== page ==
Still feeling grief from the deaths of their two search dogs less than two years ago, Roseburg Fire Department Battalion Chief Chris Sutton and his wife, Hannah Sutton, knew some time had to pass before they would consider a new dog.
Enter Poppy, a 2-year-old yellow Labrador retriever — the newest member of the Roseburg Fire Department. The dog recently became a certified Human Remains Canine Search Specialist and RFD public relations dog.
Poppy will have multiple duties with the department — not only searching for human remains, but also doing a lot of public relation work in the community. Poppy has a K9 Good Citizen certificate so she will be used her for public relations with kids and outreach groups.
“Of the three dogs I’ve worked with, she’s definitely got the best balance of the friendliness to engage with the public and the drive to work, she’s very well balanced,” Chris Sutton said. “She’s very friendly and very energetic and very high drive which is what we look for in these dogs.”
Because Chris and Hannah Sutton are trained handlers for Poppy, the dog is also the latest member of the Sutton household.
Poppy comes after the Suttons lost Hank, a yellow Labrador who was trained to search for live victims, to cancer in October 2017. Chris Sutton had been paired with Hank for six years and brought him to Roseburg when he was hired by the Roseburg Fire Department in early 2017. Just two months before Hank died, the Suttons lost Cascade, a golden retriever and an avalanche dog, while they were still living in Colorado.
“Obviously we’ll never replace those boys but Poppy definitely fills that gap of that partnership,” he said. “Hank was with me pretty much 24/7, always at the firehouse and I traveled everywhere with him, and Poppy has definitely filled that gap for us.”
After the two dogs died, it took a while before the Suttons were ready to get another dog.
“It was pretty tough, they died within months of each other,” Chris Sutton said. “Filling the void and having the partnership of the dog again has been great, but Hank and Cascade ... those two taught us so much about training and working and the partnership with canines, and really set us up for success in working with Poppy.”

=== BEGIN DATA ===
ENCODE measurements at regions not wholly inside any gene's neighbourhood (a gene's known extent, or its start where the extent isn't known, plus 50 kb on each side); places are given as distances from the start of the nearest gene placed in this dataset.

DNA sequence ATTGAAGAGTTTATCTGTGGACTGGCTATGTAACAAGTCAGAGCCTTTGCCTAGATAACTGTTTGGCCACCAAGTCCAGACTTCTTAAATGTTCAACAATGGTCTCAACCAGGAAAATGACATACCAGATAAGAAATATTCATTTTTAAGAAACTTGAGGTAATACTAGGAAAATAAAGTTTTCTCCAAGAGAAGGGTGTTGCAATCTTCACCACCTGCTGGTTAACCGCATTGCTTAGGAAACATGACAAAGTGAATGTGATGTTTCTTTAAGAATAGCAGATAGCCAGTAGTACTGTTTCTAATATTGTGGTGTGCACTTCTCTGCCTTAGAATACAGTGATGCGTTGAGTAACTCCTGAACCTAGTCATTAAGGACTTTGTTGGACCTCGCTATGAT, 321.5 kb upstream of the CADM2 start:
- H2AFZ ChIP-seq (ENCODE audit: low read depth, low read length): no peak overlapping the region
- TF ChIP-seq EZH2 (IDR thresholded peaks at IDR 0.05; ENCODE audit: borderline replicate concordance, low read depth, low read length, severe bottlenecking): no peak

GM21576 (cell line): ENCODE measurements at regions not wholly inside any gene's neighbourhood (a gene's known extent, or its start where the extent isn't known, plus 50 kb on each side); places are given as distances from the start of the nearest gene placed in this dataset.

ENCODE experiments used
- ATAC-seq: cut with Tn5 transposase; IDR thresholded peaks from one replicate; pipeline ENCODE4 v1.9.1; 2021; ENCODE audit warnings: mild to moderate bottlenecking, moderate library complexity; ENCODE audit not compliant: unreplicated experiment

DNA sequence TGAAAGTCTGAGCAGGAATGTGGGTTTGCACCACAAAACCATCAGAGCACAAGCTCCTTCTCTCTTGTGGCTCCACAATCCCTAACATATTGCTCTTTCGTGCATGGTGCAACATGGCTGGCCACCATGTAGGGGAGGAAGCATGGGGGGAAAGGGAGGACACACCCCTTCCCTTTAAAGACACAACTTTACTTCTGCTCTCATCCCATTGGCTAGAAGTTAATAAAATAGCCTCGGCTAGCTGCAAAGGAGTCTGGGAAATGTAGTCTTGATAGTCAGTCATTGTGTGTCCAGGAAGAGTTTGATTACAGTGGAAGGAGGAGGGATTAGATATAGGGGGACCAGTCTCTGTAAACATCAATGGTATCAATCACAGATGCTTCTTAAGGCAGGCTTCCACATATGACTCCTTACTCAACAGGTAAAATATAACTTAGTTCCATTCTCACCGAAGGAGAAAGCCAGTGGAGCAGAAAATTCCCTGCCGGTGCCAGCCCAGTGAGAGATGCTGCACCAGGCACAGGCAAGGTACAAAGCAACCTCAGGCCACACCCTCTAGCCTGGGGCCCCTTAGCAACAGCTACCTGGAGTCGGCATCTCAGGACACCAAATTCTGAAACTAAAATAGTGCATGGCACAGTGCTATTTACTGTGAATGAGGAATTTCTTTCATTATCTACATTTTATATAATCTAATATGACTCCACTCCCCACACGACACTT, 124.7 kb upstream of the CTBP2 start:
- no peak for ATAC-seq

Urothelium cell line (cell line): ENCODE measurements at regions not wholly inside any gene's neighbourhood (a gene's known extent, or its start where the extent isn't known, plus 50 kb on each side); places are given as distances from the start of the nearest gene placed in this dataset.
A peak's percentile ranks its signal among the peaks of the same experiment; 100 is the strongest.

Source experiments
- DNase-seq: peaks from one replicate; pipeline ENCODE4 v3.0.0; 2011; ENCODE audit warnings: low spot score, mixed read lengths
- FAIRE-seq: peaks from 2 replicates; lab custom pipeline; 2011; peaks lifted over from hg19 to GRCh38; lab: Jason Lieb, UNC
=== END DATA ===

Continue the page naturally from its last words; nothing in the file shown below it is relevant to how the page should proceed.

For Hannah Sutton, losing Cascade was emotionally difficult because she’d handled him since he was a puppy and bonded and worked with him for several years.
“That was very hard for me when the dog died, and Chris had a special bond with both of the dogs,” Hannah Sutton said. “Poppy has been a great family member, and has definitely filled the void for the boys,”
Roseburg Fire Chief Gary Garrisi approached Chris Sutton about a K9 program, shortly after the deaths of Hank and Cascade. So Mountain View K9 Training in Highland, California, was contacted last July and Poppy ended up in Roseburg. Chris Sutton says Poppy’s talents will be a good addition for the fire department.
“She is a trained human remains detection dog,” Chris Sutton said. “Disaster scenarios, floods, natural or man-made disasters, she could locate people, that’s the biggest benefit and her main mission.”
Garrisi can approve requests outside the county to use Poppy, so the dog could serve agencies anywhere in the region.
“I think it’s a great resource, not only for our community, but also for the region as a whole when it comes to search and rescue and recovery, so I think it’s a positive thing,” Garrisi said.
At 2 years old, Poppy still has a lot of energy and loves to play, but when it’s time to work she is focused.
To be certified, Poppy had to go through a lot of training, testing on her obedience, agility — she’s even learned how to climb a ladder — she is checked on her social ability with humans and other dogs, and her dedication to a scent.
The dog is not trained for live scent yet, but Chris Sutton is hopeful that eventually, he will be able to cross-certify her for finding live victims. Meanwhile, Hannah Sutton is working on getting certified to handle Poppy on searches too.
“She’s been trained in fire scene and disaster work and now with the county team, we’re kind of expanding her into wilderness stuff, so we’re trying to make her well generalized, so whatever the county needs we want to be a resource,” Chris Sutton said.
The Suttons are excited to have Poppy in their family. And there will soon be another member to their family. They are expecting their first child.
Myrtle Creek resident Alyssa McConnel earned a name for herself as a government watchdog during the three-and-a-half years she lived in Douglas County.
In that short time, she ran a downtown merchants’ association, accused that organization of whistle-blower retaliation when it fired her, and ran for office twice — unsuccessfully.
Undaunted, McConnel became a regular fixture in the audience seats at local government meetings, and she started the Facebook site Douglas County Citizens’ Voices to Local Government. She used that platform to post information about meeting agendas and call for greater transparency.